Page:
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Assessing offsets between the δ 13C of sedimentary components and the global exogenic carbon pool across early Paleogene carbon cycle perturbations
Laboratory of Palaeobotany and Palynology, Department of Earth Sciences, Faculty of Geosciences, Utrecht University, Utrecht, Netherlands.
2012 (English)In: Global Biogeochemical Cycles, ISSN 0886-6236, Vol. 26, no 4Article in journal (Refereed) Published
Abstract [en]

Negative stable carbon isotope excursions (CIEs) across the Paleocene-Eocene thermal maximum (PETM; ∼56Ma) range between 2‰ and 7‰, even after discounting sections with truncated records. Individual carbon isotope records differ in shape and magnitude from variations in the global exogenic carbon cycle through changes in (1) the relative abundance of mixed components with different δ 13C within a measured substrate, (2) isotope fractionation through physiological change, and (3) the isotope composition of the carbon source. All three factors likely influence many early Paleogene δ 13C records, especially across the PETM and other hyperthermal events. We apply these concepts to late Paleocene-early Eocene (∼58-52Ma) records from Lomonosov Ridge, Arctic Ocean. Linear regression analyses show correlations between the δ 13C of total organic carbon (TOC) and two proxies for the relative contribution of terrestrial organic components to sediment TOC: the branched and isoprenoid tetraether index and palynomorphs. We use these correlations to subtract the terrestrial component from δ 13C TOC and calculate marine organic matter δ 13C. The results show that the magnitude of the CIE in δ 13C TOC across the PETM is exaggerated relative to the magnitude of the CIE in δ 13C MOM by ∼3‰ due to increased contributions of terrestrial organic carbon during the event. Collectively, all carbon isotope records across the PETM and other major climate-carbon cycle perturbations in Earth's history are potentially biased through one or more of the above factors. Indeed, it is highly unlikely that any δ 13C record shows the true shape and magnitude of the CIE for the global exogenic carbon cycle. For the PETM, we conclude that CIE in the exogenic carbon cycle is likely <4‰, but it will take additional analyses and modeling to obtain an accurate value for this CIE.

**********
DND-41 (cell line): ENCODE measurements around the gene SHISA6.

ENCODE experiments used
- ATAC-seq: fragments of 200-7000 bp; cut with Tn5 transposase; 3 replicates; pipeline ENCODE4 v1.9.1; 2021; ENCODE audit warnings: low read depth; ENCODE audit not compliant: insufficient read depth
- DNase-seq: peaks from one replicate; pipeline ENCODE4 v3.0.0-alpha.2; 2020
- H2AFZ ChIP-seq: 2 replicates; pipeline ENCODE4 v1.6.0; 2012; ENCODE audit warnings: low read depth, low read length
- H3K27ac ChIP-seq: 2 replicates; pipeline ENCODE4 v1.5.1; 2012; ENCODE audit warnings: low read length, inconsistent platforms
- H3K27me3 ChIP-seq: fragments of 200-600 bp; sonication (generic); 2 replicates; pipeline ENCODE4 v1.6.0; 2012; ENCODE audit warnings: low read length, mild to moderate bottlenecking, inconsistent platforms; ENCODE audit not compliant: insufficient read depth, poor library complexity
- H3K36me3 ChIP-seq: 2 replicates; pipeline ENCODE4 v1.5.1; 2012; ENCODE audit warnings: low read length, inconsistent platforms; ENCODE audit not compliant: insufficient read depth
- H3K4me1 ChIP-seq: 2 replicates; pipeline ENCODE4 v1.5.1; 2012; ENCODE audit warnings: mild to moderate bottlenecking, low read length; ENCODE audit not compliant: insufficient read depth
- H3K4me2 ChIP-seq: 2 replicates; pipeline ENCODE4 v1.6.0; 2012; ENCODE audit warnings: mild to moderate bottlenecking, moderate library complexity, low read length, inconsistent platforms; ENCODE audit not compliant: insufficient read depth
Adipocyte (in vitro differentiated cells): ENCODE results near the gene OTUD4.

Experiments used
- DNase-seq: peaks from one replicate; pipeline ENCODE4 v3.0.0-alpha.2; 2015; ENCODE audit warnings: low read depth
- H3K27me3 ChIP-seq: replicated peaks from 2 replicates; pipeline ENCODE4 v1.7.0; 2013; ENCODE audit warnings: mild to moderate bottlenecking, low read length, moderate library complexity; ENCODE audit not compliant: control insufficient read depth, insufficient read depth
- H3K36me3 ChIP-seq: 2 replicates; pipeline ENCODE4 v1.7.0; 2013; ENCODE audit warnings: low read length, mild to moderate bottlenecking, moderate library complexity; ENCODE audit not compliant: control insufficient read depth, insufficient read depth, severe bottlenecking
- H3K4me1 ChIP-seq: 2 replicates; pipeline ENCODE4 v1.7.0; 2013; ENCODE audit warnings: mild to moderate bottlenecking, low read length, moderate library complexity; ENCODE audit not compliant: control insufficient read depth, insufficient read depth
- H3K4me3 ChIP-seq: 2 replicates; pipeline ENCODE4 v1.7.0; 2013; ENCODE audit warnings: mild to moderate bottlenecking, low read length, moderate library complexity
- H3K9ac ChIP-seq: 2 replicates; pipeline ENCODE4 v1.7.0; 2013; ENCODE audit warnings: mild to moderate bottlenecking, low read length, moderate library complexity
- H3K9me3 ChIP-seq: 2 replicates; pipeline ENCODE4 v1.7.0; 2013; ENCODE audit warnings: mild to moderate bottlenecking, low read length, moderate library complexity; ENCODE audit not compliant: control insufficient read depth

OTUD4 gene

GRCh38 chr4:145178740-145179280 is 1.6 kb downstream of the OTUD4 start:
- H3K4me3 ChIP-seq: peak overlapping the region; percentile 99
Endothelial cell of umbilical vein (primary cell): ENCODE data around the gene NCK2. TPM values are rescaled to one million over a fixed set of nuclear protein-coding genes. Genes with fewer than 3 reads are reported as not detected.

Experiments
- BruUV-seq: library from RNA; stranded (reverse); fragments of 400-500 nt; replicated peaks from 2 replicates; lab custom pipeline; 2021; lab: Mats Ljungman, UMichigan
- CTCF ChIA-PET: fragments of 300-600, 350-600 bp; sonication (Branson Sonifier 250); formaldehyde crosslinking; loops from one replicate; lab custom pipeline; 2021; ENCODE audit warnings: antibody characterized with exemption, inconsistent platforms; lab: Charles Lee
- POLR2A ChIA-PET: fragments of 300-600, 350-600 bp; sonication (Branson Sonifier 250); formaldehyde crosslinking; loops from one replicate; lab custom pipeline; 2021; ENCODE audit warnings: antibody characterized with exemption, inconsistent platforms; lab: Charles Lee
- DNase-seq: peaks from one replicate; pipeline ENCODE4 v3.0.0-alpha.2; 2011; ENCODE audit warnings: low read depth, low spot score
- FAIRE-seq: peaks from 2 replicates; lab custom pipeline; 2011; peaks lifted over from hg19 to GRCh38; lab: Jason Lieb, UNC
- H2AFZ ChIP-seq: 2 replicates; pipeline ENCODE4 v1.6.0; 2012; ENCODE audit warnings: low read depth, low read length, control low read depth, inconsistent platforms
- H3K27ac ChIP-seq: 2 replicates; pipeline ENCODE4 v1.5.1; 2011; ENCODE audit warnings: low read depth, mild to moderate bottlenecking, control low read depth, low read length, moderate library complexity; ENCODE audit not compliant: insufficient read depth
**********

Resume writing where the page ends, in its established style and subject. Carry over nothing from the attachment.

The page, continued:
Place, publisher, year, edition, pages
2012. Vol. 26, no 4
National Category
Earth and Related Environmental Sciences
Research subject
URN: urn:nbn:se:su:diva-86420DOI: 10.1029/2011GB004224ISI: 000310080800002OAI: diva2:586929

Art. No.: GB4005

Available from: 2013-01-13 Created: 2013-01-13 Last updated: 2013-01-14Bibliographically approved

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Dickens, Gerald
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